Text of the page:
I didn't have any time to react and I heard the ball hit the handle of the bat. I also felt it hit the outside of my ulnar bone of my left wrist, simultaneously.
"Foul ball!" The home plate umpire screams. I barely heard the phrase, the fourth time uttered, through the haze of the most intense pain I ever felt in my then young life. Immediately, I dropped my bat and fell to the ground, I was clutching my wrist on the way down, but I didn't scream.
"Time!" The words sounded like it came from a long distance away, but the man who said them stood only a few feet from my now prone form.
Laying there in a fetal position, I remember hearing voices. They were familiar, but I couldn't connect them to any face. I was too busy trying to be tough and not cry in front of everyone. My closed eyes still leaked. I could feel the wetness on my eyelashes, which kept these tears from streaming down my face.
I don't remember how long I was getting reacquainted with the dirt, but I did eventually evolve into a sitting position. My coach, and fortunately for me, a player's father who was a doctor, was there to see the extent of my injury.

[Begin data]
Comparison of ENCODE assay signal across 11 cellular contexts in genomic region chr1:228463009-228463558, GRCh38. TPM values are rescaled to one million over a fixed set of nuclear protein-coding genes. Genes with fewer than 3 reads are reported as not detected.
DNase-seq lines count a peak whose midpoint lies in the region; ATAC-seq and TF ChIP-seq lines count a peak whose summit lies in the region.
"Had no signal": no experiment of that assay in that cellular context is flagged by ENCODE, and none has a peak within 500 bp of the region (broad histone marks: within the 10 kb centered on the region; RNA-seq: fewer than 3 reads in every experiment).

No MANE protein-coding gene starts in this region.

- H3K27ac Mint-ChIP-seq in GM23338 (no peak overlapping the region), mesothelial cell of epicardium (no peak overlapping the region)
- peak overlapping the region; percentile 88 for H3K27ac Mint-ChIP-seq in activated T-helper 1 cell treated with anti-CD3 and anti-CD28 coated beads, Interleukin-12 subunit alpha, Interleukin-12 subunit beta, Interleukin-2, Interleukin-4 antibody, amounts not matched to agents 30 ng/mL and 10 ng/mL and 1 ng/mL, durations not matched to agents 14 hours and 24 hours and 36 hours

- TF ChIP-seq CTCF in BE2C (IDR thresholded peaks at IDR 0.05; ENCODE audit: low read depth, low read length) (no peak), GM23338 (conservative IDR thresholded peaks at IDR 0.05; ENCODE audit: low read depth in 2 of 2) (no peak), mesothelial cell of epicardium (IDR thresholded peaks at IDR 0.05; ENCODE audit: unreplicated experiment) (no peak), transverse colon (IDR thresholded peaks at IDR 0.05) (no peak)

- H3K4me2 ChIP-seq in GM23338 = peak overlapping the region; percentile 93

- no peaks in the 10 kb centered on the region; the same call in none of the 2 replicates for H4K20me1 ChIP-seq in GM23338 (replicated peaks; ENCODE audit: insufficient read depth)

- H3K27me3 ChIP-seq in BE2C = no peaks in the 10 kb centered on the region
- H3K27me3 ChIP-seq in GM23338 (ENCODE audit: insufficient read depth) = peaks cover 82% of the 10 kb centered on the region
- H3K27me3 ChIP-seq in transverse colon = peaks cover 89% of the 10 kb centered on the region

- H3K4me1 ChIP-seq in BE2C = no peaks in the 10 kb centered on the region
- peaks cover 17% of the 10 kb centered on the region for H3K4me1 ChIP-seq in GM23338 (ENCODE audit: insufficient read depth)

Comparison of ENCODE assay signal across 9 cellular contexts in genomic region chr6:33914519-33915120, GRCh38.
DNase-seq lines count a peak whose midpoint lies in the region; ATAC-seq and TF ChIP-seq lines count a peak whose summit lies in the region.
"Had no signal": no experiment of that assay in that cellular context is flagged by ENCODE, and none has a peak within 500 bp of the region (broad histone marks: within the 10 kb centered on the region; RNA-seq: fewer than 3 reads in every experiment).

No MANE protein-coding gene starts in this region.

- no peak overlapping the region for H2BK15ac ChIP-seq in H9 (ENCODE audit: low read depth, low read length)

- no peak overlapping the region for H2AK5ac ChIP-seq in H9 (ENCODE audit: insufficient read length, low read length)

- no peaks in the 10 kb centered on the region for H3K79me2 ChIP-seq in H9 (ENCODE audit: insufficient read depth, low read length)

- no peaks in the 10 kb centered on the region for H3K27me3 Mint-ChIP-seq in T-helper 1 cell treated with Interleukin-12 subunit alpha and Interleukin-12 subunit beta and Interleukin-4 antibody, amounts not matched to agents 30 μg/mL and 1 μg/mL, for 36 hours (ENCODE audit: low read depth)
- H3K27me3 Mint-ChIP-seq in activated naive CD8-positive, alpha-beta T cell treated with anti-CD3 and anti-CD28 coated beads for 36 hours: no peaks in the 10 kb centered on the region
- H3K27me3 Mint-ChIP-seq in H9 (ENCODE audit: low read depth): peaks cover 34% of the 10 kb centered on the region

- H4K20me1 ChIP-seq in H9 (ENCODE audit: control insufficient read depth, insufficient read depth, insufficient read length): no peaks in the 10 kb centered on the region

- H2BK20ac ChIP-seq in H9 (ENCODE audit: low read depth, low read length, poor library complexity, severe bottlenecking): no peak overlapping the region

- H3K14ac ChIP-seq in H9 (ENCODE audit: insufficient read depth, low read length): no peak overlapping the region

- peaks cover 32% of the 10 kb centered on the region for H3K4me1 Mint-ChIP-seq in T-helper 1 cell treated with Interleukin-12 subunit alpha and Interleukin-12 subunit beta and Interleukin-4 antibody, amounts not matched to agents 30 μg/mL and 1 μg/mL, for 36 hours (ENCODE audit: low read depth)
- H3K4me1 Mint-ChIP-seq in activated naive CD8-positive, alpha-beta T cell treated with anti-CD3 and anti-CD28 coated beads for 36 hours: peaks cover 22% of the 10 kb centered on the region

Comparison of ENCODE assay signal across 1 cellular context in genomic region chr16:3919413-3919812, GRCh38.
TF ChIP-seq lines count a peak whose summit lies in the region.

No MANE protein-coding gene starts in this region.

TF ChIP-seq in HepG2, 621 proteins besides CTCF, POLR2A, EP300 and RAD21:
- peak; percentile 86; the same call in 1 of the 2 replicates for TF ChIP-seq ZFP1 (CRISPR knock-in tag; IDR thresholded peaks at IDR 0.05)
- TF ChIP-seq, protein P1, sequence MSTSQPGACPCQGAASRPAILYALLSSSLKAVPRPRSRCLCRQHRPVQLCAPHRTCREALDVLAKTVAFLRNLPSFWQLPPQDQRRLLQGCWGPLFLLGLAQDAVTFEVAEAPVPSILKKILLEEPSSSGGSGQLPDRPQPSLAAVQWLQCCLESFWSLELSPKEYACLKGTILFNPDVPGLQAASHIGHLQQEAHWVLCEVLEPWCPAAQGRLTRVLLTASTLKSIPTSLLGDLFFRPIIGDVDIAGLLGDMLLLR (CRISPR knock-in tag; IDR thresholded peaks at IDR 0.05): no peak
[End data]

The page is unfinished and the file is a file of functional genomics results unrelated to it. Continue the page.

The doctor asked me to do a whole array of movement of my hand and wrist. Through the pain, which now subsided to bearable, I could do all of them. There was some swelling and bruising in the wrist area. Nothing seemed to be broken. The bat took some of the force. If that pitch hit me flush, it would be no doubt of the attire I would be wearing for several long weeks. The dreaded cast.
Both the doctor and Coach concurred that I should be replaced in the game. I would hear none of that. I pleaded, begged, whined, and would of risked the embarrassment of crying (the irony in that!) to stay in and play.
Now, back in the 80's, coaches had more discretion in whether or not a kid could play after a incident that caused the player to be hurt. If there was no discernible injury, and the player was willing to stay in the game, the coach would let him.
So, I got my wish, but to continue forward was predicated on the injury not getting any worse. I agreed not to complain if he decided to yank me because of this.
As my luck would have it, this happened with the very next pitch thrown.